Article Title

Mental health outcomes following naltrexone implant treatment for heroin-dependence


Background: Oral naltrexone is an approved treatment for opioid dependence. However, the impact of sustained release naltrexone on the mental health of treated opioid users has not been studied.

Aims: To assess if naltrexone via implant treatment was associated with any change in (i) risk, (ii) rate, and (iii) duration for hospital morbidity related to several categories of mental disorders among treated heroin users.

Method: A cohort of 359 heroin users treated with sustained release naltrexone via implants in Western Australia was retrospectively followed up for mental health related outcomes via a health record linkage system over an average period of 1.78 years post-treatment.

Results: Individual patient's risk for hospital mental diagnoses was not altered after naltrexone implant. On a population cohort level, hospital admission rates related to all mental health problems, except mood disorders, declined significantly post-treatment; however, length of hospital stay did not improve. Overall, young, female patients or those with pre-existing mental illness were more likely than other patients to require hospital care for mental health issues following treatment. Longer period of heroin use was associated with poorer mood outcomes.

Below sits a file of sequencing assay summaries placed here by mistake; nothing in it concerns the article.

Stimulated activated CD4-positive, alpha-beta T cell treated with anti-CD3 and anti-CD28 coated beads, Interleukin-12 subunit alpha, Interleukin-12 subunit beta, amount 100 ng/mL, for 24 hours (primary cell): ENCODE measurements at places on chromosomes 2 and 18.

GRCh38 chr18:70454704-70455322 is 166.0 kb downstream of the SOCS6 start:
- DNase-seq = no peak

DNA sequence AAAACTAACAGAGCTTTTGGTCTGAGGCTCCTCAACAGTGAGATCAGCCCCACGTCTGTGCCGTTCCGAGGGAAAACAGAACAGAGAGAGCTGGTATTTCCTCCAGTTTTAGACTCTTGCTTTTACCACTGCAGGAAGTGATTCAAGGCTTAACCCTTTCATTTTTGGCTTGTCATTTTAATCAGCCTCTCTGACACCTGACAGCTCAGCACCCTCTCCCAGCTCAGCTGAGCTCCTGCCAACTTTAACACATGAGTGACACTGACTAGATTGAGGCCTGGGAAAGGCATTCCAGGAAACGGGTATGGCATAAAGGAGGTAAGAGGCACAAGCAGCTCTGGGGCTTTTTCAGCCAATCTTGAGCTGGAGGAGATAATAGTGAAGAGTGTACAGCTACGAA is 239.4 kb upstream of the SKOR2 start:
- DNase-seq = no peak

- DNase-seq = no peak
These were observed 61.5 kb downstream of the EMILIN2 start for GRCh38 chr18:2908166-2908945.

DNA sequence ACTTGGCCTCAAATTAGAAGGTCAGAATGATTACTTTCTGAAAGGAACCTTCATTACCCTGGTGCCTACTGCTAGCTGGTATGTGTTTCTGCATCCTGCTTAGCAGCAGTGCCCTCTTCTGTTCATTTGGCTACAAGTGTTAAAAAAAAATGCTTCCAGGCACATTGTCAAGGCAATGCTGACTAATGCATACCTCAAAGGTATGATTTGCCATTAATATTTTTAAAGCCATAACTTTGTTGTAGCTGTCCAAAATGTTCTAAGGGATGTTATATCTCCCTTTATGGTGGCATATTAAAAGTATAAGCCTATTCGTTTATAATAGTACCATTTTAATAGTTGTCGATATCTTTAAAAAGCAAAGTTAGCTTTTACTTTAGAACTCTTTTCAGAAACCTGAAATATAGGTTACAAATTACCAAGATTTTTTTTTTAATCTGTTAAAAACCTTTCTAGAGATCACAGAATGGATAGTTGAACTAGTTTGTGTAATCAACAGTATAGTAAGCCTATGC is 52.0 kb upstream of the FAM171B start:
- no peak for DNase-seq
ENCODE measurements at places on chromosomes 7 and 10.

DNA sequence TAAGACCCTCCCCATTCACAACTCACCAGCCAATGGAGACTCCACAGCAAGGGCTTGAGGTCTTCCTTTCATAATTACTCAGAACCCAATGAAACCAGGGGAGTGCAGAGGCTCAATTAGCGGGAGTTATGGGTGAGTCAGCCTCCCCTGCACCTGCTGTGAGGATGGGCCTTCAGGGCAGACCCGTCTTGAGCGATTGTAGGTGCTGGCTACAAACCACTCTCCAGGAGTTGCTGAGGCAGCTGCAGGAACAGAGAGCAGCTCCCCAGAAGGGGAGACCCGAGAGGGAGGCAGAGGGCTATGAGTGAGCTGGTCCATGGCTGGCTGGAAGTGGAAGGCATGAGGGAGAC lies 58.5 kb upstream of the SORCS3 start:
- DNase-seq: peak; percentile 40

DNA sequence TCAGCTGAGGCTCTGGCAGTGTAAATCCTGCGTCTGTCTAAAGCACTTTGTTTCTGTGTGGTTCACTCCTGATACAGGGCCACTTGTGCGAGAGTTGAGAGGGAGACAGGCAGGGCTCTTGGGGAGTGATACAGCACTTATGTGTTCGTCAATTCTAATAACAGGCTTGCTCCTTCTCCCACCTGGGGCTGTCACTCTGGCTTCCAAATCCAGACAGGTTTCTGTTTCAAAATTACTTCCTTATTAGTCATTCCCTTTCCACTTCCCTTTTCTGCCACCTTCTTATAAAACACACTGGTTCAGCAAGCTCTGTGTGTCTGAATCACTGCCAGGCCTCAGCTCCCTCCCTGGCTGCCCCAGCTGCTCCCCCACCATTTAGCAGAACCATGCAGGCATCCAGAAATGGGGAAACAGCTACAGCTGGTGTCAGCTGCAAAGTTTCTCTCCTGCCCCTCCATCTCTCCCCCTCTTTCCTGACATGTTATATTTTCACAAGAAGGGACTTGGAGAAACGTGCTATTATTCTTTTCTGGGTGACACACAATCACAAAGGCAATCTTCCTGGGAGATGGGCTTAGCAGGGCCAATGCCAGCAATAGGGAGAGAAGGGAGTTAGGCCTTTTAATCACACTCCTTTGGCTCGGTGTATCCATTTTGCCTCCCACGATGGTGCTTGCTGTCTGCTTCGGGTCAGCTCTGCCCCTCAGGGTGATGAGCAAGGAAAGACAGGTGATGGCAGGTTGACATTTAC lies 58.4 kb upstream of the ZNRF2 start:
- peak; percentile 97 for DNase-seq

Conclusions: Naltrexone implants were not associated with an increased risk for hospitalisation due to mental illness, and in most cases, were associated with a decrease in mental related hospital admission rate.


peer-reviewed, mental health, mood disorders, opioid dependence, record linkage, sustained release naltrexone

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